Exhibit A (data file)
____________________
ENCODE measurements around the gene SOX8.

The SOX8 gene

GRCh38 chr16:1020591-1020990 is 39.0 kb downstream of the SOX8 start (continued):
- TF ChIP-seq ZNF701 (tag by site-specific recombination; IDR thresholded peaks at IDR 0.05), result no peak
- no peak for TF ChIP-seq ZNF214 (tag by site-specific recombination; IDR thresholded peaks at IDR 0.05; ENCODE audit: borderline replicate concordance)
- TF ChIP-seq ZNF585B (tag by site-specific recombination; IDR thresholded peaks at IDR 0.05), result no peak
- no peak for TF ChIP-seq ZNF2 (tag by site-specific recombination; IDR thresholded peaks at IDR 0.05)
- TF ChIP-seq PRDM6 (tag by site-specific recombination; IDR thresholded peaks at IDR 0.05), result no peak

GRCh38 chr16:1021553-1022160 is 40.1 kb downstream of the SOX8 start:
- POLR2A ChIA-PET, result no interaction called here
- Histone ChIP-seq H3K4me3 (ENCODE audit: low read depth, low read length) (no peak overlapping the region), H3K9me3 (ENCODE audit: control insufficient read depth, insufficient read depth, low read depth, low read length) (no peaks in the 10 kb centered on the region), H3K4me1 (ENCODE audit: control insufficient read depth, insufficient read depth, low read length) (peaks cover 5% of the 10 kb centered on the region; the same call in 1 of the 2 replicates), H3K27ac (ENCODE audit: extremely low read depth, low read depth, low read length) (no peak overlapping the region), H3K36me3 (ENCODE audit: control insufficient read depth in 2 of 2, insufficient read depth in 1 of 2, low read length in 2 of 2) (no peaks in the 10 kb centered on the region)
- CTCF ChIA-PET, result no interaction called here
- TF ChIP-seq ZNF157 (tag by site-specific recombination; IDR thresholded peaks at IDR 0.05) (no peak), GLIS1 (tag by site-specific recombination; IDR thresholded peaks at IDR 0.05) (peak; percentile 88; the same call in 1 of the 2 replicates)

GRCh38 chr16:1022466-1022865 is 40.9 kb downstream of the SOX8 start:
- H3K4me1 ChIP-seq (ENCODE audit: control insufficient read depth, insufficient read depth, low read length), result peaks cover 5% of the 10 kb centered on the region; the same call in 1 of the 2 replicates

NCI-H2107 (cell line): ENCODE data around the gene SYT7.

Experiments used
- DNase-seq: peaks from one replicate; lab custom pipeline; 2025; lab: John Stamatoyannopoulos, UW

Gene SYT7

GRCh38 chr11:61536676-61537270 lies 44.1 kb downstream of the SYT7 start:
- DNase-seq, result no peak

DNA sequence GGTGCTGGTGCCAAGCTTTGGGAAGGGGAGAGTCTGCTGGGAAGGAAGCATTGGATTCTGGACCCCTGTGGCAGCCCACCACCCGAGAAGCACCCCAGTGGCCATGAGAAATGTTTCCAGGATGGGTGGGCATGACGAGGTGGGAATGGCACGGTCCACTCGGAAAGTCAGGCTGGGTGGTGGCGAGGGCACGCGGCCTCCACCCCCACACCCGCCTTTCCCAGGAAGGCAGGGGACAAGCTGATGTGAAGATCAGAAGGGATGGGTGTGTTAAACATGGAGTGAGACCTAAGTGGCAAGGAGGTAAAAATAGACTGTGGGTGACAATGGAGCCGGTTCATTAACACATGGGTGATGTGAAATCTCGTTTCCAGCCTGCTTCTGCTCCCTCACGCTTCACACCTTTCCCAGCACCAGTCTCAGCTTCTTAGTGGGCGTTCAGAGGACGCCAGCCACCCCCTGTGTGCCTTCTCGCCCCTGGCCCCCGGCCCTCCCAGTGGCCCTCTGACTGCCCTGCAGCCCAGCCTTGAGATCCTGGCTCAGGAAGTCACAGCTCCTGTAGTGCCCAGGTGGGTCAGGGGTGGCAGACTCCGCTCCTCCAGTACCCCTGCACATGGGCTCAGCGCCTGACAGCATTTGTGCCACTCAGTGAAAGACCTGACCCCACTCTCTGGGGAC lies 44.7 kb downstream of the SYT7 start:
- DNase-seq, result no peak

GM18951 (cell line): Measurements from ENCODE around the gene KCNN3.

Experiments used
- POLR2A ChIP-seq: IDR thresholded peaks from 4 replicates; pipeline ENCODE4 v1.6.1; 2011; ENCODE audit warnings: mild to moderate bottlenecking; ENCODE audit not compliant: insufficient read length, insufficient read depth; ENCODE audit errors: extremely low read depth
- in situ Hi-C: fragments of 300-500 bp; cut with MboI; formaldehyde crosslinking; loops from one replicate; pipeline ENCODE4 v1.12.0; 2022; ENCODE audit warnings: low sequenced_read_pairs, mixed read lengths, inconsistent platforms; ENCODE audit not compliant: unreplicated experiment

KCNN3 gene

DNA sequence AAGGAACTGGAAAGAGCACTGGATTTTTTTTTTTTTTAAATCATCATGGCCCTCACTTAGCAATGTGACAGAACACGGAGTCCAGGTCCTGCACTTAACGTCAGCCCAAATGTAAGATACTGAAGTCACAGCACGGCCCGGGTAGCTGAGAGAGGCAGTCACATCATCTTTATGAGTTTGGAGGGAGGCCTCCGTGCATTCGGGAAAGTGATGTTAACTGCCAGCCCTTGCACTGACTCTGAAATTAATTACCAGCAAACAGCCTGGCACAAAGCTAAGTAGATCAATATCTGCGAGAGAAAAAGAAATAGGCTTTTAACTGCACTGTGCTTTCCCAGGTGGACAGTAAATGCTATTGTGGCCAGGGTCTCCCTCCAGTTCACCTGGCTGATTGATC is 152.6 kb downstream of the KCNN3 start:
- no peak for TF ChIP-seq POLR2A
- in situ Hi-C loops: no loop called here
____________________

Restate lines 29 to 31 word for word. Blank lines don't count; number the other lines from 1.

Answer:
DNA sequence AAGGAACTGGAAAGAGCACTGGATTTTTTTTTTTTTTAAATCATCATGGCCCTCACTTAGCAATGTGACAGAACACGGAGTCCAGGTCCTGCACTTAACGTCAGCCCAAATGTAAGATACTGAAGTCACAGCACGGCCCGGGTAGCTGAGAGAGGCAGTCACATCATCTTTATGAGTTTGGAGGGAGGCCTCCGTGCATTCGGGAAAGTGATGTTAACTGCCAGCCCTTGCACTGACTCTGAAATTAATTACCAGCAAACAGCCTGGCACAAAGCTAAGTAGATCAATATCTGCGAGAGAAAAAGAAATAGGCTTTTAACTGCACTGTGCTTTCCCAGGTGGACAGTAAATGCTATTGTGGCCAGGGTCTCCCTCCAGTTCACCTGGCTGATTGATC is 152.6 kb downstream of the KCNN3 start:
- no peak for TF ChIP-seq POLR2A
- in situ Hi-C loops: no loop called here